Ex-Senator Solomon makes mark as beach lifeguard

Dover High grad Amane Solomon (in back) takes part in a lifeguarding competition with the Rehoboth Beach Patrol. (Submitted photo)

Dover High grad Amane Solomon (in back) takes part in a lifeguarding competition with the Rehoboth Beach Patrol. (Submitted photo)

DOVER — If Amane Solomon was going to quit, it probably would have happened her first day on the job.

The Dover High swimmer was on her first day training with the Rehoboth Beach Patrol when she started getting pulled out to sea by a rip current.
One of her fellow lifeguards, Milford High grad Jordan Lingo, had to jump in and save her.

“I think that was the day that I thought I wasn’t brave enough to do it,” said Solomon.

But Solomon overcame that rough start. Five years later, the 22-year-old Delaware State student is still a lifeguard at Rehoboth.

And while plenty of high school athletes from both Kent and Sussex County have lifeguarded at the beach, Solomon is believed to be the first black, female lifeguard that Rehoboth has had.

Rehoboth Beach Patrol captain Kent Buckson and Solomon’s father, Jim, are both Dover High teachers. It was Buckson who suggested that Amane give it a try.

Amane said she was interested.

“I was surprised,” said Jim Solomon, Dover’s longtime track & field coach. “I didn’t think she’d be brave enough to swim out in the ocean. (But) she accepted the challenge, went down and passed the lifeguard test.”

Jim Solomon said he talked to his daughter about the fact that there weren’t any other black, female lifeguards at Rehoboth.

“It didn’t matter to her,” he said.

“Yes, it is cool to be the first (female) African-American lifeguard,” said Amane. “But I just look it as a job. I don’t feel any different from anybody else that I work with. We’re all a big, happy family. I just go out there and I just do my job and I do my best.”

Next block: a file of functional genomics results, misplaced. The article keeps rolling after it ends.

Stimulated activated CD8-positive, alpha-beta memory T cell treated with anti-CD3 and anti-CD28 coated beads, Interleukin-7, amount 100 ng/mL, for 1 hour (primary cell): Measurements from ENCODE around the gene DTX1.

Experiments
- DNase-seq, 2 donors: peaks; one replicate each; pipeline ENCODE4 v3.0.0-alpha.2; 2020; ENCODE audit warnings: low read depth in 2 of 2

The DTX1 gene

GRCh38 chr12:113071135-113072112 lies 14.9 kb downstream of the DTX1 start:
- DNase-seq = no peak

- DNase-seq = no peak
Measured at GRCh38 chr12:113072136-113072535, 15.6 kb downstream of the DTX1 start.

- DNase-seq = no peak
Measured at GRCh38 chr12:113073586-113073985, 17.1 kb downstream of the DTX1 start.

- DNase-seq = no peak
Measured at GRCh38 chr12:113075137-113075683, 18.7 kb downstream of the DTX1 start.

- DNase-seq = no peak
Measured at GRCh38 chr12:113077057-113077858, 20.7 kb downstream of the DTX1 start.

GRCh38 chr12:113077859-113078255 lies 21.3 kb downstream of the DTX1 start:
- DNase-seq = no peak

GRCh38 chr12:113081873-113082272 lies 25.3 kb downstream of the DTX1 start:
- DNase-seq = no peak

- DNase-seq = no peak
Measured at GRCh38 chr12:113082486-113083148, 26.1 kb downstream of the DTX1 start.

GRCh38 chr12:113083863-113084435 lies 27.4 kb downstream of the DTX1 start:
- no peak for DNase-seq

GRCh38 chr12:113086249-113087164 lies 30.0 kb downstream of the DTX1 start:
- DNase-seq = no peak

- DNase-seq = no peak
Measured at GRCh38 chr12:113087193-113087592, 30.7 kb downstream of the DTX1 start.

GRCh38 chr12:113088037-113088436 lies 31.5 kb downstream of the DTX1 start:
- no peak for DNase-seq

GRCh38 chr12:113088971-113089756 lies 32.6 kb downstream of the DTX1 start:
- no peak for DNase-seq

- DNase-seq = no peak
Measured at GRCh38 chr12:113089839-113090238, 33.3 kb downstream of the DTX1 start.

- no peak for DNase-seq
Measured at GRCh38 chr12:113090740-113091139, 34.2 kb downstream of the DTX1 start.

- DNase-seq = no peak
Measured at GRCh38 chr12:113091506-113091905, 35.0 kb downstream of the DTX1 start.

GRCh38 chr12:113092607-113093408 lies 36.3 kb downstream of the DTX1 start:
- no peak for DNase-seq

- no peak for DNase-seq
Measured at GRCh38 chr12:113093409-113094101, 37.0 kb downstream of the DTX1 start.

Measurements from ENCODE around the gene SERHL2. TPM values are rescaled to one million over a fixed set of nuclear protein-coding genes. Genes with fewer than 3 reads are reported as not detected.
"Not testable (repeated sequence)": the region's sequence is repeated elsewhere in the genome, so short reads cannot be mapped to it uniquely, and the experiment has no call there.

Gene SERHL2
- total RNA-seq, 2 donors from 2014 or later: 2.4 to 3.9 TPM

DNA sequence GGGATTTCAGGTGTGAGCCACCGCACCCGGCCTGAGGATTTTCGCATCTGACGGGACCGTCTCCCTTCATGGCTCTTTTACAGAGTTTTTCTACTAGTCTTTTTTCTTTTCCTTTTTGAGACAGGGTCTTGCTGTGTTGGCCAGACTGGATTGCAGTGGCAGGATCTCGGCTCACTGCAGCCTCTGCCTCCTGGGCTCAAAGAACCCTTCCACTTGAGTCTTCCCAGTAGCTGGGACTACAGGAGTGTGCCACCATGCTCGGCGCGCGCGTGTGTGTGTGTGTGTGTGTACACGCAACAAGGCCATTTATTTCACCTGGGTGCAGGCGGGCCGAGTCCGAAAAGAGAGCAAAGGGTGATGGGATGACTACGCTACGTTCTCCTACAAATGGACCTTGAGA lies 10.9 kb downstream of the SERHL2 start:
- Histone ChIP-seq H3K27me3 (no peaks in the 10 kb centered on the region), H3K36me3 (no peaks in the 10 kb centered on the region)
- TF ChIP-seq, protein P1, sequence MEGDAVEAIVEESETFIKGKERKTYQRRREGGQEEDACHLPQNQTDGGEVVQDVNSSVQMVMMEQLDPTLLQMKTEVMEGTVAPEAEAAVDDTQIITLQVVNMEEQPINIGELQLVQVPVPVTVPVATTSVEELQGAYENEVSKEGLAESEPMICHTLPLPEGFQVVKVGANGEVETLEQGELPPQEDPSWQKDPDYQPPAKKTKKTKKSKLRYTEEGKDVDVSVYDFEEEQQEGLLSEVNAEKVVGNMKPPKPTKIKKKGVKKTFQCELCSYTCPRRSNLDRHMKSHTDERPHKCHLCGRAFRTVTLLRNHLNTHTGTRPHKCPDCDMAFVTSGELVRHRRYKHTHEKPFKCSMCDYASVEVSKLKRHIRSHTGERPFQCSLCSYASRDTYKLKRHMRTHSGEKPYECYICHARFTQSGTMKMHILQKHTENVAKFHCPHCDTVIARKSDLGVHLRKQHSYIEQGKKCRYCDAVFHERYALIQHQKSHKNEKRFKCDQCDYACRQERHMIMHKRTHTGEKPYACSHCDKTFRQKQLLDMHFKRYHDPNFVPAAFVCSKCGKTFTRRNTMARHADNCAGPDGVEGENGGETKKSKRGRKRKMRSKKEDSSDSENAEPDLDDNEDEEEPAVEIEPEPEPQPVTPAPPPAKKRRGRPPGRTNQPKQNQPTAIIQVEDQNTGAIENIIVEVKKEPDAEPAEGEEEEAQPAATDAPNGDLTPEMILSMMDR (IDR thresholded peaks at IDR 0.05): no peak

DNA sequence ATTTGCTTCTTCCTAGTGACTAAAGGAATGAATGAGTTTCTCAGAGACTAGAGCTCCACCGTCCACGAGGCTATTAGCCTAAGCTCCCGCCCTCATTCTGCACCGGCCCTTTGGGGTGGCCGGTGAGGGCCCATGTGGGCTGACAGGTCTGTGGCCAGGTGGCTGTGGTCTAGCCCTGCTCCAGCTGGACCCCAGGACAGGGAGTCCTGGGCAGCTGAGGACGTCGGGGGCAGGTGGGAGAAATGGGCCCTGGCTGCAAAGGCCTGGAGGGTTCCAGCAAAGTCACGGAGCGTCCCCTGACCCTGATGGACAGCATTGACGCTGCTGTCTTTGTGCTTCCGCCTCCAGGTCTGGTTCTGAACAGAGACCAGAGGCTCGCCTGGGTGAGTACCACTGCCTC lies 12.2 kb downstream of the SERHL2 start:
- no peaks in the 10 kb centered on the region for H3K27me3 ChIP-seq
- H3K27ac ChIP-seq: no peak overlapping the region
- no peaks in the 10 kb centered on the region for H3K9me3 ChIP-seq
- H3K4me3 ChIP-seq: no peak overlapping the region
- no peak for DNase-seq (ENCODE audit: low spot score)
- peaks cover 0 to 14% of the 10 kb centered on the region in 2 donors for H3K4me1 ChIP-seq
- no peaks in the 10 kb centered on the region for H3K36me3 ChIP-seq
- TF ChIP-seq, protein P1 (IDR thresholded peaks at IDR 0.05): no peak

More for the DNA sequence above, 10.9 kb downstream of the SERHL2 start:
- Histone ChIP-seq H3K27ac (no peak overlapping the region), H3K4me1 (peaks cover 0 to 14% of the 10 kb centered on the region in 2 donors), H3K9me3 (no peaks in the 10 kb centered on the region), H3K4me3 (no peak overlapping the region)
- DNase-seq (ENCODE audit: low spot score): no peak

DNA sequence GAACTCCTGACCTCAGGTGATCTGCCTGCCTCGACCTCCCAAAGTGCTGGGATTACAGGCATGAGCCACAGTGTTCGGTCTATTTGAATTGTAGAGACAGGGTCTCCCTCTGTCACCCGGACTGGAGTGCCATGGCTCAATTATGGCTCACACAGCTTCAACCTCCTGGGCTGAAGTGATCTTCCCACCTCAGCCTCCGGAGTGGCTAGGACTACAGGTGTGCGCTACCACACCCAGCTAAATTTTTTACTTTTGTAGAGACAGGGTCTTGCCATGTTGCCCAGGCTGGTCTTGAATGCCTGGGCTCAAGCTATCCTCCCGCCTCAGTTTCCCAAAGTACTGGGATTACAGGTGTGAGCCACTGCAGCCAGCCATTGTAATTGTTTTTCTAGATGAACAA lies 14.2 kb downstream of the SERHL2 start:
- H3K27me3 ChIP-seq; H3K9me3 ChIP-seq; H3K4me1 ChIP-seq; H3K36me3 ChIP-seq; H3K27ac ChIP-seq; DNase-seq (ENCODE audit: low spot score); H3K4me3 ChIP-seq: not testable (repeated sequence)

Amane’s younger sister, Brianna, is a member of the Hood College women’s swimming team. A 2012 Dover grad, Amane was on the North Carolina A&T swim team as a freshman before transferring to Delaware State.

Jim Solomon said he had both his daughters in the pool since they were six months old. Solomon thinks working as a beach lifeguard has really helped Amane grow up.

“Buckson has done a great job with her,” said Solomon. “It’s not a walk-in-the-park type of job. It’s a tough job, it’s demanding. My hat’s off to all of them down there.”

Amane Solomon, who had never been a lifeguard before joining the Rehoboth Beach Patrol, said she’s glad she stuck with it.

She said the people she works with inspire her and motivate her all the time. They talked her into staying with college when she thought about leaving school.

“I don’t know what I’d do if I didn’t have them,” said Amane. “I love going back there every summer, meeting new people and being with the same people again. It’s actually a home, a big family.”

And while Amane started off by having to be rescued her day on the job, she’s saved her share of swimmers over the years. She estimates she’s had about 20 rescues in her career.

Amane remembers her first rescue. She was sitting with another lifeguard, Caesar Rodney High grad Matt Matsko, when two girls got caught in a riptide.

“We both had to go in and save them at the same time,” said Solomon. “That was a really dangerous rescue. We had so many saves back-to-back that day, it was crazy. We both went home and went to sleep right when we got home.

“It’s a big responsibility,” she said about lifeguarding. “You just feel loved by all the patrons, they really respect you a lot. It’s a great feeling.”

Facebook Comment